In this project, the plan focused on the structure and design but very little discussion involved content creation. As the project progressed, we asked, “So, who’s going to be creating this content?” It kept coming up, and it was a problem that had to be solved if our content redesign strategy was going to succeed.

So, we developed some sample content that illustrated our new approach and shared the sample with our stakeholders to review. Doing so offered them the chance to see the potential impact of well-written scientific content that is understandable to non-scientist consumers, and it helped them make the business case for hiring a dedicated research content writer. Staffing content writing appropriately is an important factor to address in any website or information architecture redesign. We ended up building a review workflow where a writer creates the content in a Word document template that includes metadata fields that get filled in by our search experts. A content contributor then enters the content into the CMS and a separate content editor gives it a final review.

Pre-content strategy cancer facts and figures.
Cancer Facts & Figures before content strategy.
Post-content strategy cancer facts and figures.
Cancer Facts and Figures after content strategy.

How did you evaluate the success of the new content? How did you know whether these efforts worked?

Analytics data helped because our stakeholders are data-driven. With the success of the new content, we put together some analytics and guidelines about what we wanted to accomplish. So, when we talked about meeting user needs, we showed through analytics how we accomplished our goals. To make our case for a particular content decision, we’d point out that if we didn’t do it, we wouldn’t move our analytics in a positive direction. That data helped the stakeholders understand and agree with us about what success looks like.

However, we found that the stakeholders originally were not really driven by how many consumers found their content. And the people who created the content were only accountable for people creating—but not finding—the content. We had to get the writers to care and become excited about the metrics and analytics. We showed them the user lifecycle of consumers first finding out about our research and then giving us a donation. These donations affect the stakeholders’ bottom line by funding more of their research.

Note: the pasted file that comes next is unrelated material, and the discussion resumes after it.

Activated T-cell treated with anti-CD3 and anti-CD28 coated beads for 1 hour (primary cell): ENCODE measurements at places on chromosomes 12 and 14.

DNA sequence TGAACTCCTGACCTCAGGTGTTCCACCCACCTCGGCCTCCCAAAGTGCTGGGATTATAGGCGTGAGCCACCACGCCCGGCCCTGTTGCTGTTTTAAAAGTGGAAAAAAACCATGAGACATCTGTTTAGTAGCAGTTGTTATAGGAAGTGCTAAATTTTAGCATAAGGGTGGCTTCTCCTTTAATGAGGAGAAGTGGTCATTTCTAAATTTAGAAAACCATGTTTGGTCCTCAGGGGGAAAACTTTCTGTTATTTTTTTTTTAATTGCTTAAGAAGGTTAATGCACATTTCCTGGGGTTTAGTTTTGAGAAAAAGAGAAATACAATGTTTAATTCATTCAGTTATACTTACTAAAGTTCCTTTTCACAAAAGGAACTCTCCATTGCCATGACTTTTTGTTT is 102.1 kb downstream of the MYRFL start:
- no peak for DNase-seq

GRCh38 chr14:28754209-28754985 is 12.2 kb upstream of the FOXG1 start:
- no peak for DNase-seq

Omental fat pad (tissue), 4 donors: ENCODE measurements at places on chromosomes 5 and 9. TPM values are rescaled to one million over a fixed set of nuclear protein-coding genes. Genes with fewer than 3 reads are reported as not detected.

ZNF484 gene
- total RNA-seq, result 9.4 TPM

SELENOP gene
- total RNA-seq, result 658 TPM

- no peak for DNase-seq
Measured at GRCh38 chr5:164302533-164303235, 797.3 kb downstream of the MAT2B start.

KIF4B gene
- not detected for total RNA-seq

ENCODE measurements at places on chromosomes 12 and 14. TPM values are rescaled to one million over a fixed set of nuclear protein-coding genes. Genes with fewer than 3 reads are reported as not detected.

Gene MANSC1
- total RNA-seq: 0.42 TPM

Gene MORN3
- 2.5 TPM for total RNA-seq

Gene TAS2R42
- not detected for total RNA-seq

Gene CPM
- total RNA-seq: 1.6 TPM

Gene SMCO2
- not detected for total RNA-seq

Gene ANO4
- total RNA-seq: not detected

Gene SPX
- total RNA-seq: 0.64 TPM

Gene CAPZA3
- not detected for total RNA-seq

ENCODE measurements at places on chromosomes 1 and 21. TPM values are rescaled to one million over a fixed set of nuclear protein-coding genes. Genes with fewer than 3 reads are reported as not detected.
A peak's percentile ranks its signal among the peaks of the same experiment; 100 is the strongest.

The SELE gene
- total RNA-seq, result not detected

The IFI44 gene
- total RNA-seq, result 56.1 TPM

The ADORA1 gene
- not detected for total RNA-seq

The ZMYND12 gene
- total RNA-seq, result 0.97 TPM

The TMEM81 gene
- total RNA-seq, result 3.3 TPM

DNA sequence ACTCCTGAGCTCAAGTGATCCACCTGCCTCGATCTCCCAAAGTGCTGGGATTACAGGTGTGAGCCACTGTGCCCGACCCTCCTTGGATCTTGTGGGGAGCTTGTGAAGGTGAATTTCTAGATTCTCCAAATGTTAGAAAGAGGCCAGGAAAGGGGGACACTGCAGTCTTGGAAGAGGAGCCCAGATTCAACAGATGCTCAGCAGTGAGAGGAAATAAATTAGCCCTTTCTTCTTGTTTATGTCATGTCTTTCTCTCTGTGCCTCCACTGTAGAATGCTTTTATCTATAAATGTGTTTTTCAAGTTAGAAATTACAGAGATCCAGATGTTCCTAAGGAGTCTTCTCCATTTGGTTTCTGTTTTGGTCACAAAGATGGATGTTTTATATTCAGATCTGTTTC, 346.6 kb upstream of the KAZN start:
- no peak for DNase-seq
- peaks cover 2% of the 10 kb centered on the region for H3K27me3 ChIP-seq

I think our recommendations and decisions only became real to the stakeholders when the first week of data came back after the site went live. The numbers were really positive, and the entire research section was getting more traffic. Obviously, we keep tweaking things over time, but just showcasing more content (that’s also optimized for SEO) helped us in Google’s rankings. The stakeholders better understand the importance of fresh, keyword-rich content that connects with what people actually look for. The stakeholders used to say, “This is what we want to tell people.” But if the content fails to match what your audience wants, they won’t find it.

Tips for Your Content Strategy Saga

Melinda’s example shows the Candy Crush-like reality of implementing content strategy. If you and your team face a similar saga, prepare by

  • Backing your content decisions with data.
  • Taking time to do a thorough analysis of your content in context.
  • Clarifying for stakeholders how doing content well benefits them. Repeatedly.
  • Evaluating the impact of your implementation with data.
  • Planning to ask for (and persist in asking for) the right resources to sustain the implementation.

With the right preparation, you will not just survive the journey of implementation but thrive in it.

View Melinda’s UX Thursday presentation and the American Cancer Society’s research section.

Originally published on the now-archived Content Science blog in May 2014.

The Authors

Kevin Howarth is an associate writer for Content Science Review. You can contact Kevin at Content Science.


Melinda Baker is Director of Web Marketing at the American Cancer Society.